WILLIAM DAMPIER, OR A SEA-KING OF THE SEVENTEENTH CENTURY

'Ah! Dampier, you would have afforded them but a sorry meal.'
"Ah! Dampier, you would have afforded them but a sorry meal."

During this voyage, Dampier had discovered several hitherto unknown islands, and especially the Baschi group. Like the thorough adventurer he was, immediately he recovered his health he travelled over the south of Asia, Malacca, Tonkin, Madras, and Bencoolen, where he enrolled himself as an artilleryman in the English service. Five months afterwards he deserted and returned to London. The narrative of his adventures and his privateering obtained for him a certain amount of sympathy amongst the higher classes, and he was presented to the Earl of Oxford, Lord High Admiral. He speedily received the command of the ship Roebuck to attempt a voyage of discovery in the seas which he had already explored. He left England on the 14th January, 1699, with the intention of passing through the Strait of Magellan, or of making the tour of Tierra del Fuego, so as to commence his discoveries on the coasts of the Pacific, which had hitherto received the visits of a comparatively small number of travellers. After crossing the line on the 10th March, he sailed for Brazil, where the ship was revictualled. Far from being able again to descend the coast of Patagonia, he beheld himself driven by the wind to forty-eight miles south of the Cape of Good Hope, whence he steered east-south-east towards New Holland, a long passage which was not signalized by any adventure. On the 1st August, Dampier saw land, and at once sought for a harbour in which to land. Five days later he entered the Bay of Sea-Dogs upon the western coast of Australia; but he only found there a sterile soil, and met with neither water nor vegetation. Until the 31st August, he sailed along this coast without discovering what he sought. Once when he landed, he had a slight skirmish with some of the inhabitants, who seemed to be very thinly scattered over the country. Their chief was a young man of middle height, but quick and vigilant; his eyes were surrounded by a single ring of white paint, while a stripe of the same colour descended from the top of his forehead to the end of his nose; his chest and arms were likewise striped with white. His companions were black, fierce in aspect, their hair woolly, and in shape they were tall and slender.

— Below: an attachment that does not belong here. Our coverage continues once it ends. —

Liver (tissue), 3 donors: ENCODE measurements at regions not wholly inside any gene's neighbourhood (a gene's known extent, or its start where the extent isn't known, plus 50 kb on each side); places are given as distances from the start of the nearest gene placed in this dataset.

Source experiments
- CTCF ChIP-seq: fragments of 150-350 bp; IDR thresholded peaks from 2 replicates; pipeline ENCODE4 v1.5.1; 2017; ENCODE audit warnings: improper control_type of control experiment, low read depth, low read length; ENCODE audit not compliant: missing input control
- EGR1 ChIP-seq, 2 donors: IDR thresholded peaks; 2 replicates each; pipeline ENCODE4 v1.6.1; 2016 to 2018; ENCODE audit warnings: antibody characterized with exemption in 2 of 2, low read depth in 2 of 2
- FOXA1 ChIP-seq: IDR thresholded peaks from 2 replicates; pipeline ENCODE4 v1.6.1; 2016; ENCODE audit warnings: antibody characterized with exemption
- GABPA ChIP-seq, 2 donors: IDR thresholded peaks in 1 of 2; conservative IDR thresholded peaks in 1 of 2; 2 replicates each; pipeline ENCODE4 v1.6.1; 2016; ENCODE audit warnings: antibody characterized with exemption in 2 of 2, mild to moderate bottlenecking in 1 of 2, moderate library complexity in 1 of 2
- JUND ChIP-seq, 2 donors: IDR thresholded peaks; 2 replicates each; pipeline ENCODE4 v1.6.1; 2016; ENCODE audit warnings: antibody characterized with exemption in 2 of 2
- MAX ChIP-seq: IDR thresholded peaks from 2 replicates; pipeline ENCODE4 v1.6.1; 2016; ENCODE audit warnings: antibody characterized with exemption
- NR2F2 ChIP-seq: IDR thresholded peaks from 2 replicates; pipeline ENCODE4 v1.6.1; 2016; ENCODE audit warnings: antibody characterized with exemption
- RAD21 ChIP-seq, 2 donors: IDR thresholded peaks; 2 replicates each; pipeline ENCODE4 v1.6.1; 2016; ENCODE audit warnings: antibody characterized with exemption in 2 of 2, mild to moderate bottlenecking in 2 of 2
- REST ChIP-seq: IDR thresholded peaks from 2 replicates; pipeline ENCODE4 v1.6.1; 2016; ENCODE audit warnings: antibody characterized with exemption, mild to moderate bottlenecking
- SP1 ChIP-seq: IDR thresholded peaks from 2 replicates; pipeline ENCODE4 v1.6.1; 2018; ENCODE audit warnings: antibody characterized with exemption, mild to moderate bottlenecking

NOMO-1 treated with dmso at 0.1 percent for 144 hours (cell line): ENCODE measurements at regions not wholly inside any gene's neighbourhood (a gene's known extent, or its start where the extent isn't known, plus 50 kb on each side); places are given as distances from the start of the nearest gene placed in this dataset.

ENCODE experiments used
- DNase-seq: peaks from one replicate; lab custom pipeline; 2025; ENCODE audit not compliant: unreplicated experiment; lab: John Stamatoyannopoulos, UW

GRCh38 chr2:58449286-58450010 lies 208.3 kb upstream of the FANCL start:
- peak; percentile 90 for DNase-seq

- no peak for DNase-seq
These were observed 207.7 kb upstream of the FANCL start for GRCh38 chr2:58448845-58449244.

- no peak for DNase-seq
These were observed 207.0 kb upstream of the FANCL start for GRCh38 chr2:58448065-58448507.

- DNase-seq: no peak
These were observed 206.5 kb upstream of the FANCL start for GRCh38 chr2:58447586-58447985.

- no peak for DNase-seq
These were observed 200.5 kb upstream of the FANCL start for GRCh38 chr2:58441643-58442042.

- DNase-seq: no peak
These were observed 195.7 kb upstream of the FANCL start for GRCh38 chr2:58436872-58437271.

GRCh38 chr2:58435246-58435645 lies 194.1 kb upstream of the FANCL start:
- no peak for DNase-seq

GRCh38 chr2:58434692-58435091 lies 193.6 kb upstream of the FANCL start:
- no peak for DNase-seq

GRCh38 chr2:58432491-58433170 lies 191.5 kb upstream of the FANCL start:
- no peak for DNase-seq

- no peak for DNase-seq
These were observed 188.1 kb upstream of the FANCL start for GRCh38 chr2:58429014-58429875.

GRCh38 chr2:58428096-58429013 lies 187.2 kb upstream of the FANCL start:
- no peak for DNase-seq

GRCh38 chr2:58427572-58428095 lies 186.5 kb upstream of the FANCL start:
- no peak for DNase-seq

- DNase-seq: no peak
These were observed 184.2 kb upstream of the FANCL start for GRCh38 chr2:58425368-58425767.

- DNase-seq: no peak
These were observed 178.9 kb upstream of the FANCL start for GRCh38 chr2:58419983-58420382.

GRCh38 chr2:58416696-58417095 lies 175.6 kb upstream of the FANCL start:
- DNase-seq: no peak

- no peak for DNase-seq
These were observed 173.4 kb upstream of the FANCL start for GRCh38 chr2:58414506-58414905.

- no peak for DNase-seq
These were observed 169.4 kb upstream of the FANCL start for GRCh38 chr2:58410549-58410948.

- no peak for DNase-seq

For five weeks Dampier hovered near land, and found neither water nor provisions; however, he would not give in, and intended to continue to ascend the coast northwards, but the shallows which he incessantly encountered, and the monsoon from the north-west which was soon due, obliged him to give up the enterprise, after having discovered more than 900 miles of the Australian continent. He afterwards steered towards Timor, where he intended to repose and recruit his crew, exhausted by the long voyage. But he knew little of these parts, and his charts were quite insufficient. He was therefore obliged to make a reconnaissance of it, as if the Dutch had not already been long settled there. Thus he discovered a passage between Timor and Anamabao, in a locality in which his map only indicated a bay. The arrival of Dampier in a port known only to themselves, astonished and greatly displeased the Dutch. They imagined that the English could only have reached it by means of charts taken on board a ship of their own. However, in the end they recovered from their fright and received the strangers with kindness.

Although the precursors of the monsoon were making themselves felt, Dampier again put to sea, and steered towards the western coast of New Guinea, where he arrived on the 4th February, 1700, near to Cape Maho of the Dutch. Amongst the things which struck him, Dampier notices the prodigious quantities of a species of pigeon, bats of extraordinary size, and scallops, a kind of shell fish, of which the empty shell weighed as much as 258 lbs. On the 7th of February he approaches King William's Island and runs to the east, where he soon sights the Cape of Good Hope of Schouten, and the island named after that navigator. On the 24th the crew witnessed a curious spectacle: "Two fish, which had accompanied the vessel for five or six days, perceived a great sea serpent, and began to pursue it. They were about the shape and size of mackerel, but yellow and green in colour. The serpent, who fled from them with great swiftness, carried his head out of the water, and one of them attempted to seize his tail. As soon as he turned round, the first fish remained in the rear, and the other took his place. They retained their wind for a long time, always heedful to defend themselves by flight, until they were lost to view."